At 7T MR imaging, T2*-weighted gradient echo has been shown to provide high-resolution anatomic images of gray matter lesions. However, few studies have verified T2*WI lesions histopathologically or compared them with more standard techniques at ultra-high-field strength. This study aimed to determine the sensitivity of T2WI and T2*WI sequences for detecting cortical GM lesions in MS.

MATERIALS AND METHODS

At 7T, 2D multiecho spin-echo T2WI and 3D gradient-echo T2*WI were acquired from 27 formalin-fixed coronal hemispheric brain sections of 15 patients and …

Nigrosome 1 Detection at 3T MRI for the Diagnosis of Early-Stage Idiopathic Parkinson Disease: Assessment of Diagnostic Accuracy and Agreement on Imaging Asymmetry and Clinical Laterality

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Nigrosomes are calbindin-poor zones within the substantia nigra pars compacta, and are the primary subregion where dopaminergic cells are lost in Parkinson disease. High-resolution 3D multiecho imaging was performed at 3T in 13 healthy subjects and 24 patients with idiopathic Parkinson disease confirmed by 18F-FP-CIT PET. Diagnostic sensitivity, specificity, and accuracy of the nigrosome 1 detection at 3T MR imaging was 100%, 84.6%, and 94.6%, respectively. Further, the clinical laterality was in high concordance with the laterality of the nigrosome 1 detection.

Abstract

Visual assessment of nigrosome 1 in MR imaging. On the oblique axial MEDIC imaging, the evaluation of nigrosome 1 (arrows) was performed on 3 sections: an upper section at the lower tip of the red nucleus and the 2 successive sections (A). The oblique coronal MEDIC imaging was also assessed on 3 sections: an anterior section at the anterior tip of the red nucleus and the 2 consecutive sections (B). In this particular 71-year-old woman, the nigrosome 1 appears normal on both sides.
Visual assessment of nigrosome 1 in MR imaging. On the oblique axial MEDIC imaging, the evaluation of nigrosome 1 (arrows) was performed on 3 sections: an upper section at the lower tip of the red nucleus and the 2 successive sections (A). The oblique coronal MEDIC imaging was also assessed on 3 sections: an anterior section at the anterior tip of the red nucleus and the 2 consecutive sections (B). In this particular 71-year-old woman, the nigrosome 1 appears normal on both sides.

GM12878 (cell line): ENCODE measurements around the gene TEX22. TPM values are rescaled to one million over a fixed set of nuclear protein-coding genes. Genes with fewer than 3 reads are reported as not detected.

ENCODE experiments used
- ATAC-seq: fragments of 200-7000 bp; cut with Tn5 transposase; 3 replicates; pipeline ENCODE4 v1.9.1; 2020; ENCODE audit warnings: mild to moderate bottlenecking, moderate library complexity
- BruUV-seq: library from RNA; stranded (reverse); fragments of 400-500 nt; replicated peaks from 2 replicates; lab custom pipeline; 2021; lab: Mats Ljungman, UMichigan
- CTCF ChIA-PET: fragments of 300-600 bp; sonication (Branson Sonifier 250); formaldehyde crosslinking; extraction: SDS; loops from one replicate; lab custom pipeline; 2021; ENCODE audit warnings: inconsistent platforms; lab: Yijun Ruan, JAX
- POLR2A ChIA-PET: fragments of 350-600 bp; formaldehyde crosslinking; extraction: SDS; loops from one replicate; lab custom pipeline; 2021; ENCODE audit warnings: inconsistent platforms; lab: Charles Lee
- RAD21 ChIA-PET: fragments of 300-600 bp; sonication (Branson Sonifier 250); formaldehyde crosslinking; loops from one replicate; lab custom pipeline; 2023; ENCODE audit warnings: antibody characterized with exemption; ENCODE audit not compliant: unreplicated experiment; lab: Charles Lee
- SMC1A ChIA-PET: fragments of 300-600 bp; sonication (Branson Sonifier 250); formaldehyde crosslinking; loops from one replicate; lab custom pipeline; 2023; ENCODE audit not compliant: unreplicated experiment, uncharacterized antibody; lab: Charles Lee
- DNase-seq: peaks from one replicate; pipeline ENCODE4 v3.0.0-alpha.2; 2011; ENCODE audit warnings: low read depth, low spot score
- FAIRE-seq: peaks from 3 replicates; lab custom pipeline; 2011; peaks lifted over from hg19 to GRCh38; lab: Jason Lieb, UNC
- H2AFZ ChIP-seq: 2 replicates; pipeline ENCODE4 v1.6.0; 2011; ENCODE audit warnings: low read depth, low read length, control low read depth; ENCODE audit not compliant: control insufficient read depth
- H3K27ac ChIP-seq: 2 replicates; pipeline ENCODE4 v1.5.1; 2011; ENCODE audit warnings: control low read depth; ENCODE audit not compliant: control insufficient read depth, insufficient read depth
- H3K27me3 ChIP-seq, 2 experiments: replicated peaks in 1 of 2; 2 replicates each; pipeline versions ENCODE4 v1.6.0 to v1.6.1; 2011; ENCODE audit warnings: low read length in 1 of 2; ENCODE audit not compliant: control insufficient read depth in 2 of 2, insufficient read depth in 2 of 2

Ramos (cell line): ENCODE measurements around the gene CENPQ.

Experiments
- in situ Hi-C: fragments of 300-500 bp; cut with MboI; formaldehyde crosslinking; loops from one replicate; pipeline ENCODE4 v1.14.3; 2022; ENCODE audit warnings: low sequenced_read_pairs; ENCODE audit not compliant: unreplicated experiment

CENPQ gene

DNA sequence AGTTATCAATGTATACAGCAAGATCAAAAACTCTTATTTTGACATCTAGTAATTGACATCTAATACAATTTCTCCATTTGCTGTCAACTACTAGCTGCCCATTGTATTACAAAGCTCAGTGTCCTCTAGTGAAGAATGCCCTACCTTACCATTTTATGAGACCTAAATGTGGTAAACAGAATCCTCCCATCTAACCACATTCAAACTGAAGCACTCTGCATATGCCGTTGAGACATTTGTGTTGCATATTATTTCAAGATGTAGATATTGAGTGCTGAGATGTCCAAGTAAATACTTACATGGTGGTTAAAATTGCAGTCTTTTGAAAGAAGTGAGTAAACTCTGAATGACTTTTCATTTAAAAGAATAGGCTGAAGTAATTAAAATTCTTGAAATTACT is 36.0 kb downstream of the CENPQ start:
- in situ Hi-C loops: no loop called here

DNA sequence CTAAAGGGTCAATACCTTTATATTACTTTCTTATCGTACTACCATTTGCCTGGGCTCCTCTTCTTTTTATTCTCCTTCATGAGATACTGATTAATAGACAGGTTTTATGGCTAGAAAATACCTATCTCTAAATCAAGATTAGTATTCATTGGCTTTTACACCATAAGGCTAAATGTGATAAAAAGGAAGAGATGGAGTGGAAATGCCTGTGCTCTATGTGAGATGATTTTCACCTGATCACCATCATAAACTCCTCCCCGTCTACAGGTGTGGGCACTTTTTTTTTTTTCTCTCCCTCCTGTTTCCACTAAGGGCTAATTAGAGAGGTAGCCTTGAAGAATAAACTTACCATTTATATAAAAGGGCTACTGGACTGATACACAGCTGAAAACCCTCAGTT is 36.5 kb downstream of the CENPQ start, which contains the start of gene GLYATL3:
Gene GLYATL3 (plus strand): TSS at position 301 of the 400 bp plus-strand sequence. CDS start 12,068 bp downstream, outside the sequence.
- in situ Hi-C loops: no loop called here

BACKGROUND AND PURPOSE

In the early stages of idiopathic Parkinson disease, motor symptoms are usually asymmetric. We aimed to assess the feasibility of nigrosome 1 detection at 3T MR imaging to analyze the agreement of its asymmetry and clinical laterality.

MATERIALS AND METHODS

High-resolution 3D multiecho imaging was performed at 3T MR imaging in 13 healthy subjects and 24 patients with idiopathic Parkinson disease confirmed by N-3-fluoropropyl-2-β-carbomethoxy-3-β-(4-iodophenyl) nortropane (18F-FP-CIT) PET. The nigrosome 1 detection findings by using the MR imaging data were rated as “normal,” “possibly abnormal,” and “abnormal” by 2 independent reviewers. The degree of 18F-FP-CIT binding was visually assessed in the caudate nucleus and putamen on PET images. Clinical laterality was evaluated by scores of the Unified Parkinson Disease Rating Scale, Part III. Asymmetry of the affected nigrosome …

Progressive versus Nonprogressive Intracranial Dural Arteriovenous Fistulas: Characteristics and Outcomes

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Of 579 patients with intracranial dural arteriovenous fistulas, 545 had 1 fistula and 34 (5.9%) had enlarging, de novo, multiple, or recurrent fistulas. Of those 34 patients, 19 had progressive dural arteriovenous fistulas with de novo fistulas or fistula enlargement. Angioarchitectural correlates to chronically elevated intracranial venous pressures, such as venous sinus dilation and pseudophlebitic cortical venous pattern, were more common in progressive disease. Three young patients died despite endovascular, surgical, and radiosurgical treatments.

Abstract

Multiple and progressive DAVFs. Same patient as in Fig 3. DSA images before treatment at our institution but 4 years after initial proximal coil embolization of external carotid artery feeders below the skull base at an outside institution demonstrate multiple skull base fistulas associated with venous hypertension, cortical venous reflux, venous sinus dilation, and a jugular bulb outflow stenosis (between white arrows). (Upper row: right vertebral artery lateral, right vertebral artery lateral, left vertebral artery anteroposterior; lower row: left ICA anteroposterior, left external carotid artery anteroposterior, left external carotid artery lateral). A middle meningeal artery to the torcular fistula indicated by the white arrows is shown in greater detail in Fig 5.
Multiple and progressive DAVFs. Same patient as in Fig 3. DSA images before treatment at our institution but 4 years after initial proximal coil embolization of external carotid artery feeders below the skull base at an outside institution demonstrate multiple skull base fistulas associated with venous hypertension, cortical venous reflux, venous sinus dilation, and a jugular bulb outflow stenosis (between white arrows). (Upper row: right vertebral artery lateral, right vertebral artery lateral, left vertebral artery anteroposterior; lower row: left ICA anteroposterior, left external carotid artery anteroposterior, left external carotid artery lateral). A middle meningeal artery to the torcular fistula indicated by the white arrows is shown in greater detail in Fig 5.